The Sum Of All Fears

Whew…finally finished Tom Clancey’s the Sum Of All Fears.

I’ve been been comparing Clancey with George RR Martin, and I think Martin is a better writer. They both basically write the same story of kingdoms, politics, plans, disasters…. For me, Martin is an easier read, it might be his TV training, he keeps the chapters tight, focused on one person, and ends it with you wanting more about that character. Clancey has few main characters, but will pop in and out of minor characters viewpoint to give the details of the falling dominoes for his story. So for me it’s harder to keep track of who is doing what…for instance, do I really need to pay attention to that lumber-jack, or the rich Japanese businessman, will they have a role later, or is it the tree that is important?

Also, Martin’s characters are more believable. They have more personality. clancey’s characters are flat, the good guys are good, the bad guys are bad, the weak are weak, and the strong are strong. And everyone stays within their type cast character.

That said, Clancey scares the shit out of me. Every thing that happened, was realistic. In the book, by chance of good guys making the right decision, disaster was averted.

It frightens me to think that corruption operates at high levels in liberal democracies. I’m sure it’s there.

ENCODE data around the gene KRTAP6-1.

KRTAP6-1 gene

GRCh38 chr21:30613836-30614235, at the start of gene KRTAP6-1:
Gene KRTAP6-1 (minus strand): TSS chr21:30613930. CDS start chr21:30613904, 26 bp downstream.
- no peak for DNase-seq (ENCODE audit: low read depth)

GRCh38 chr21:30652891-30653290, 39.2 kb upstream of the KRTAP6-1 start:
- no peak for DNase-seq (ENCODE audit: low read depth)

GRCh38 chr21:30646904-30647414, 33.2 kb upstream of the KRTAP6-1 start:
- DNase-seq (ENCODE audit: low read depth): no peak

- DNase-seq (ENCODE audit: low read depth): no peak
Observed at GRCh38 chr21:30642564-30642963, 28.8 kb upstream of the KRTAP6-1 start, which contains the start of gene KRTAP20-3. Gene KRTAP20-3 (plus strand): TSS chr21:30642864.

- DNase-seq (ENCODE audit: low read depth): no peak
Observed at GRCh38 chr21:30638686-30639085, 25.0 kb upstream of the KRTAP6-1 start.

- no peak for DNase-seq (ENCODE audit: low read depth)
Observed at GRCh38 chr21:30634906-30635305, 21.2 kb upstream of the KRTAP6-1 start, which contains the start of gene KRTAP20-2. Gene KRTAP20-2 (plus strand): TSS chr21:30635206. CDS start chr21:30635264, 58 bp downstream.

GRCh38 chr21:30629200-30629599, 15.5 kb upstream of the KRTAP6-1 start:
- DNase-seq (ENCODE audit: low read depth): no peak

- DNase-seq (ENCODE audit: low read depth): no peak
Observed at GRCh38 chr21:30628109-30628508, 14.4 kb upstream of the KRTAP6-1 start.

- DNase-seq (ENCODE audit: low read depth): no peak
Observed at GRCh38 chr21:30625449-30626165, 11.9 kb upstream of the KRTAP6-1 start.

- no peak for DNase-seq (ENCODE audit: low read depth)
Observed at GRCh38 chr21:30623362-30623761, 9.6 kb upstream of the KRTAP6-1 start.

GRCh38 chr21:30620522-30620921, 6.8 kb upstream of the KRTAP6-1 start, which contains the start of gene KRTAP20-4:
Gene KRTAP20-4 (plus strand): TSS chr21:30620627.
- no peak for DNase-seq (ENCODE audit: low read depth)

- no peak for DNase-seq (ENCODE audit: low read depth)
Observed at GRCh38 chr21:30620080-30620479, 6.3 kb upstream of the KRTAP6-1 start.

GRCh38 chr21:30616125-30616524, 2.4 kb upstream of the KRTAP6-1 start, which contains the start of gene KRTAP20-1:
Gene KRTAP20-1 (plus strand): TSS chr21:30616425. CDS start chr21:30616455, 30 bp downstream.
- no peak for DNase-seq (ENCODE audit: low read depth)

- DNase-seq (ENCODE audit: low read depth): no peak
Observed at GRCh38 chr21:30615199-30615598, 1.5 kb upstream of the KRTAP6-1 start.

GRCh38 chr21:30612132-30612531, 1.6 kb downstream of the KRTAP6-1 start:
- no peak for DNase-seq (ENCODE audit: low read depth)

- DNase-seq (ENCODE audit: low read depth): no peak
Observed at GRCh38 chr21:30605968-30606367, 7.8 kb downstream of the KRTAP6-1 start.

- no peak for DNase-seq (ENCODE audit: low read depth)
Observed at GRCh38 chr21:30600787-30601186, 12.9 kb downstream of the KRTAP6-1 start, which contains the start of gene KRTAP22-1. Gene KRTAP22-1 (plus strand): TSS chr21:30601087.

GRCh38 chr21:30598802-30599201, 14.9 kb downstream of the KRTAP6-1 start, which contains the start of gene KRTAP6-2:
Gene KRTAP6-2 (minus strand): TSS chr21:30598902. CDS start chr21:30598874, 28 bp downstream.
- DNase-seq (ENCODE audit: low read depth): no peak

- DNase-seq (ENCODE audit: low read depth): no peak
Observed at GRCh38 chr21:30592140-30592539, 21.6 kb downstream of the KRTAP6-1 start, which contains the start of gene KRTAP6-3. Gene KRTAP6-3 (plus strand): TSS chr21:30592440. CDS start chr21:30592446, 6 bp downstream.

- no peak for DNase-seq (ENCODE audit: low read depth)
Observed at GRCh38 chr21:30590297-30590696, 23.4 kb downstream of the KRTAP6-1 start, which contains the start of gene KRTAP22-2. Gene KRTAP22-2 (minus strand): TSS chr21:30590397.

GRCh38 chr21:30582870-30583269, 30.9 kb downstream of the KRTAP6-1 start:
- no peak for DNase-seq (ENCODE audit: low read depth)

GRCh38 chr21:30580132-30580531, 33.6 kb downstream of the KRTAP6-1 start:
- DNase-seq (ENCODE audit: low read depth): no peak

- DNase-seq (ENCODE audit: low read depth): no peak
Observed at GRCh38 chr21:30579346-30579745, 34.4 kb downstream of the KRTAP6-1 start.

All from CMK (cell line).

It frightens me to think of how easy it is for a terrorist to strike America. Just think of OKC Federal Building, 9/11, or recent Boston Bombing.

“27,000 nuclear weapons. One is missing.” Yup, great tag line. But think about it, are we safer today than we were eighteen years ago when Clancey wrote this? Doubt it. I have grave concerns about the competence of nuclear-armed Pakistan (“oh, Bin Laden was here? Our bad.”) I am afraid of the motivations of the North Korean dictator. Iran is bothersome and worrying, but I trust the rational self interest of their leaders, most of the time…but, if they and Israel don’t trust each other…and a few thing go wrong, if there are mistakes made, if there are communications missed, if fear and mistrust are the guiding principles of a tense moment. How would quickly could that escalate?

I’ve heard Clancey is an expert of background technical informant, and does his homework on the capabilities of weapon systems. Some folks don’t like this part of Clancey, the dwelling on mechanical details, I just skim it.

Remember recently when the The American Embassy in Libya was attacked? I have friends who proclaimed, “that is an act of war!” I responded to them with, “remember when the USA destroyed the Chinese Embassy in Belgrade? (1999) what did the Chinese do?” I’m proud of my brother, when I told him of these exchanges, he replied with, “boy, it sure is fun to move those plastic pieces around the map, isn’t it?” I’m glad that sometimes in international incidents that cooler heads can prevail. That sometimes tragic mistakes happen, and we don’t let it rush us into further catastrophe.

But it could. And that’s what was frightening about Clancey. Each small individually believable scenario added together built up into a perfect storm of the end of the world.



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